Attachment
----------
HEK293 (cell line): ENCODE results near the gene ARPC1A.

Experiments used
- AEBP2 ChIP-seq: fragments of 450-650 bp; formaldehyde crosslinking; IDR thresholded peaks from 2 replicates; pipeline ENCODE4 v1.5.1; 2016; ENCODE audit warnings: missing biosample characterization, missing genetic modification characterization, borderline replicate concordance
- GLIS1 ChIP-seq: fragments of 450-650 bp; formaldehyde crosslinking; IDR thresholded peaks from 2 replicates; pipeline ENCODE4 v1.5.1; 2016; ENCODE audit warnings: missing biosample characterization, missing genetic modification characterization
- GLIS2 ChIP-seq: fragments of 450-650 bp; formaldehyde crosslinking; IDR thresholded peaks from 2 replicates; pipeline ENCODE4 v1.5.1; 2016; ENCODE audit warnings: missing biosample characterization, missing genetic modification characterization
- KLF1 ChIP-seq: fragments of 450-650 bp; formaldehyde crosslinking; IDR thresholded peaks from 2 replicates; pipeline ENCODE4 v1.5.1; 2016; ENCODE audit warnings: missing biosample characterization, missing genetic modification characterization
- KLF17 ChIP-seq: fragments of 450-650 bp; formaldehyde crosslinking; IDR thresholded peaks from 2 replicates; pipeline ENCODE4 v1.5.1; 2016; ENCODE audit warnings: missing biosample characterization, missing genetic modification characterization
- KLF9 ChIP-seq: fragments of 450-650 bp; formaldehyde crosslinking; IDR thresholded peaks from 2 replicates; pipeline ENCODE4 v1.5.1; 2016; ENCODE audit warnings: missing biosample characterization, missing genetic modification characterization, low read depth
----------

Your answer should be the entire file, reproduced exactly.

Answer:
HEK293 (cell line): ENCODE results near the gene ARPC1A.

Experiments used
- AEBP2 ChIP-seq: fragments of 450-650 bp; formaldehyde crosslinking; IDR thresholded peaks from 2 replicates; pipeline ENCODE4 v1.5.1; 2016; ENCODE audit warnings: missing biosample characterization, missing genetic modification characterization, borderline replicate concordance
- GLIS1 ChIP-seq: fragments of 450-650 bp; formaldehyde crosslinking; IDR thresholded peaks from 2 replicates; pipeline ENCODE4 v1.5.1; 2016; ENCODE audit warnings: missing biosample characterization, missing genetic modification characterization
- GLIS2 ChIP-seq: fragments of 450-650 bp; formaldehyde crosslinking; IDR thresholded peaks from 2 replicates; pipeline ENCODE4 v1.5.1; 2016; ENCODE audit warnings: missing biosample characterization, missing genetic modification characterization
- KLF1 ChIP-seq: fragments of 450-650 bp; formaldehyde crosslinking; IDR thresholded peaks from 2 replicates; pipeline ENCODE4 v1.5.1; 2016; ENCODE audit warnings: missing biosample characterization, missing genetic modification characterization
- KLF17 ChIP-seq: fragments of 450-650 bp; formaldehyde crosslinking; IDR thresholded peaks from 2 replicates; pipeline ENCODE4 v1.5.1; 2016; ENCODE audit warnings: missing biosample characterization, missing genetic modification characterization
- KLF9 ChIP-seq: fragments of 450-650 bp; formaldehyde crosslinking; IDR thresholded peaks from 2 replicates; pipeline ENCODE4 v1.5.1; 2016; ENCODE audit warnings: missing biosample characterization, missing genetic modification characterization, low read depth